Materials Science and Engineering
X-Ray Tomography Analysis of Pit Growth in a High-Performance Aluminum Alloy
Mentor: Nikhilesh Chawla
Aluminum alloys are commonly selected for engineering applications due to their high strength to weight ratio and low cost, however saline solutions shorten parts’ longevity by causing pitting corrosion. Many 2D characterization methods cannot fully analyze the growth of these pits over time; as such, this study seeks to leverage x-ray microtomography to observe pit growth in three dimensions over a 20-day corrosion period. By measuring a representative number of pits in a high performance aluminum alloy, it was possible to quantify the growth rates of pits and the native oxide layer. This information was used to determine and describe the effects of inclusions and oxide growth on pits.
Silicon Nanoparticle Layers for Use as Glass Insulation
Mentor: Zachary Holman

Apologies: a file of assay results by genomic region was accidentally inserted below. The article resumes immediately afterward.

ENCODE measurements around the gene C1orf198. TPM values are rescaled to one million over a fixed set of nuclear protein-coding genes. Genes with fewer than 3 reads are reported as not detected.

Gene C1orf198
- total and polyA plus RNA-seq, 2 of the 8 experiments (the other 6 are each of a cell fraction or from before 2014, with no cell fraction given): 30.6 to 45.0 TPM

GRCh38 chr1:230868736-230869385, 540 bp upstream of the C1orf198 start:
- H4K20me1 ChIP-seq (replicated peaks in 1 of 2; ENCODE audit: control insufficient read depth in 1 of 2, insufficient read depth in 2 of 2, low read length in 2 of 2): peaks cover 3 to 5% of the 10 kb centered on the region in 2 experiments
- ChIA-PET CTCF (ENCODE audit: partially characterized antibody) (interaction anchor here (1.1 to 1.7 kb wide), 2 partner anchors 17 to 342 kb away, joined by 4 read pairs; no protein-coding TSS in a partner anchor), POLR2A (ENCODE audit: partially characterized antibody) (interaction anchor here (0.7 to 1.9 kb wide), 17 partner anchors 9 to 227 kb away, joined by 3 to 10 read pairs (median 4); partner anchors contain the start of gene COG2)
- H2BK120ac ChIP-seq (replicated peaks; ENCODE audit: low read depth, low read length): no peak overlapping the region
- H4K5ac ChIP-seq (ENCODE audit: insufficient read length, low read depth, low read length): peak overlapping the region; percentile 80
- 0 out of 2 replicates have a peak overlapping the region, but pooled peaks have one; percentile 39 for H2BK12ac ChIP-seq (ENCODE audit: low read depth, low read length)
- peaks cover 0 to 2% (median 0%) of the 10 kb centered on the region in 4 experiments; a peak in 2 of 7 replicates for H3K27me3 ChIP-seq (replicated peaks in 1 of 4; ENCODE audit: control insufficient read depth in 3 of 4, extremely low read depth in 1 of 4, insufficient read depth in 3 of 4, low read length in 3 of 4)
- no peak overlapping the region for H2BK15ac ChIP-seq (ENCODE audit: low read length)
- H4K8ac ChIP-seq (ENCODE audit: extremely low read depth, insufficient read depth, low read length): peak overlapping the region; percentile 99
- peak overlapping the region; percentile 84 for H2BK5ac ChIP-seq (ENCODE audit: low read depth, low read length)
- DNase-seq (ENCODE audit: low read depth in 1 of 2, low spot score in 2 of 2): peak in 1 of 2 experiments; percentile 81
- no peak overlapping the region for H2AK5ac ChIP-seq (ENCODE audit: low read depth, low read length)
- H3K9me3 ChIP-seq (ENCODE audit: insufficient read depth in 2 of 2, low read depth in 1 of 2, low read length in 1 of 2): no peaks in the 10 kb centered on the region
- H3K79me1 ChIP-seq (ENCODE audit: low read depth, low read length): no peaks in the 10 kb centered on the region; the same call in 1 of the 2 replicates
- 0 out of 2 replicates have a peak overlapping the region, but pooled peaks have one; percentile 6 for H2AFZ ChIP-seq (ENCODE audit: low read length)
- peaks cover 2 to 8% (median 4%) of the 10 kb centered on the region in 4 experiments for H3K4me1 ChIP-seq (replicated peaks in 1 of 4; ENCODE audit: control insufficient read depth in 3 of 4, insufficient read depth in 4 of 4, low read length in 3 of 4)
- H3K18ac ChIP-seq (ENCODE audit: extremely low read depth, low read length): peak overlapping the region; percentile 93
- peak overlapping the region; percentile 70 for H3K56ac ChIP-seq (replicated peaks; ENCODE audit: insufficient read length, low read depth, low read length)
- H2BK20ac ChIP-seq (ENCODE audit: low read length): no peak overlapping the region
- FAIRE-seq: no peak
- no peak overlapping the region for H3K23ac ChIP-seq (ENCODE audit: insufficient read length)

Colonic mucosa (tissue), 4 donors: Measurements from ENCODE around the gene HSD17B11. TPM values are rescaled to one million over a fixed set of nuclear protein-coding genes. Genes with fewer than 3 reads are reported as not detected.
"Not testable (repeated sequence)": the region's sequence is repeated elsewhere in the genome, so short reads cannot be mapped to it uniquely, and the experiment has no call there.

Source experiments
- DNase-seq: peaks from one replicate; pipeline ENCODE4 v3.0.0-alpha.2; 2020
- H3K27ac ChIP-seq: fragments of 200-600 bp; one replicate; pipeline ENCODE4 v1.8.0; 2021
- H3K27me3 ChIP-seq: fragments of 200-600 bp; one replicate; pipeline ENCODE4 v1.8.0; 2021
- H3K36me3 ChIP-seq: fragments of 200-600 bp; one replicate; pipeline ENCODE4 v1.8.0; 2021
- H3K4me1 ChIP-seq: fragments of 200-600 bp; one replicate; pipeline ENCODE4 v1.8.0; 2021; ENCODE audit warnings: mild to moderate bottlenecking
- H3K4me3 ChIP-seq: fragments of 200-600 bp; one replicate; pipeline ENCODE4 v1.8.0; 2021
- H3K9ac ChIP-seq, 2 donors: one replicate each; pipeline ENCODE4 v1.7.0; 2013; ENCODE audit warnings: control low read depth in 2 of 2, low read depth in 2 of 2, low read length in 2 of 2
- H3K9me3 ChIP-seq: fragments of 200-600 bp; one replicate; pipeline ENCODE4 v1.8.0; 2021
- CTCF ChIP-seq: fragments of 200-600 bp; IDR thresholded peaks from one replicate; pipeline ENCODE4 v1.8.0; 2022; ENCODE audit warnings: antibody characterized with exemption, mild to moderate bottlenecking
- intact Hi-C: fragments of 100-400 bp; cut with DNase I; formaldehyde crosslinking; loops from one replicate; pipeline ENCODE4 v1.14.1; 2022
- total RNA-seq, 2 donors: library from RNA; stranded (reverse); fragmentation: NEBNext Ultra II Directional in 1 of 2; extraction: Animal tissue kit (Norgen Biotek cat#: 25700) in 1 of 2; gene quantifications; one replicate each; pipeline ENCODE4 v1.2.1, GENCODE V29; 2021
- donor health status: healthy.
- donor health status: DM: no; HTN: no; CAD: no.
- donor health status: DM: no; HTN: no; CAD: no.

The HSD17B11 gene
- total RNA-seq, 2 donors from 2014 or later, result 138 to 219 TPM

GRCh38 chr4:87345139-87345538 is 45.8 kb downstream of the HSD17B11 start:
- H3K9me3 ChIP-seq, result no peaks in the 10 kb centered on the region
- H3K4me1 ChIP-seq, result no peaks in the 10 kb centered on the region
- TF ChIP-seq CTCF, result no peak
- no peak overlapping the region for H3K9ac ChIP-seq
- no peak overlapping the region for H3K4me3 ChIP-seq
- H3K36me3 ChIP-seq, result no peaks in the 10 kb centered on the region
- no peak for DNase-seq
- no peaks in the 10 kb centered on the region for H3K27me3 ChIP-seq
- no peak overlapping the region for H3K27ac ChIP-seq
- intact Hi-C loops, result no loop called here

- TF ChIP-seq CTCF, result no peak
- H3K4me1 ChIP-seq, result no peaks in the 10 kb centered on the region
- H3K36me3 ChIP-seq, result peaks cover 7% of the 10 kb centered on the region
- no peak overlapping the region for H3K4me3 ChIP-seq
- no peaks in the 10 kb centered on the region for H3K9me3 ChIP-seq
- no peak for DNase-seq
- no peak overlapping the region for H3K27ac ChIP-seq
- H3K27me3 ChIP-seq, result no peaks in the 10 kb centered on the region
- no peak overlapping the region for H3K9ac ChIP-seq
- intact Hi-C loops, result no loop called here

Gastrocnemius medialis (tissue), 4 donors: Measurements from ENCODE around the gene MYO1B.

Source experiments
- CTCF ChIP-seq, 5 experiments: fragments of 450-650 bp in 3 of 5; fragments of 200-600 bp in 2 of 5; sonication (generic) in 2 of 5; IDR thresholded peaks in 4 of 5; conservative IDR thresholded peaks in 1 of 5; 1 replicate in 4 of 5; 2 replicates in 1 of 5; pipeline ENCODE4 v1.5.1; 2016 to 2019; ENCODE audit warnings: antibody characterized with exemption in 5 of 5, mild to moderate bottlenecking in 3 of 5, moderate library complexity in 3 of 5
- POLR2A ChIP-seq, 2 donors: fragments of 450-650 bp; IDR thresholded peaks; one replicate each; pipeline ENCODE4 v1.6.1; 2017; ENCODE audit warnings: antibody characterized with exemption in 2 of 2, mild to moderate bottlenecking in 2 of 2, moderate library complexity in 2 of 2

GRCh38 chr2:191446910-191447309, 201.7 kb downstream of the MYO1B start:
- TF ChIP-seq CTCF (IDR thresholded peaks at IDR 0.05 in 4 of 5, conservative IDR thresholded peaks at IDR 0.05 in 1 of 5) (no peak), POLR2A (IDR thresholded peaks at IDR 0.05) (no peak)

This project seeks to develop layers of silicon nano-particles for deposition onto glass to produce thermal insulation for residential and commercial buildings. Porous silicon nano-particles have been shown to refract ultraviolet wavelengths of sunlight at their front face and interface with glass. Currently, these layers lack durability, and spectrophotometry analysis shows excessive haze, issues which will be reduced by tuning nano-particle size. As nano-particle insulation can be applied to single-pane glass, it is a cheaper alternative to renovating houses to include double-pane windows and frames. This technology has commercial potential, but further work could expedite the deposition process.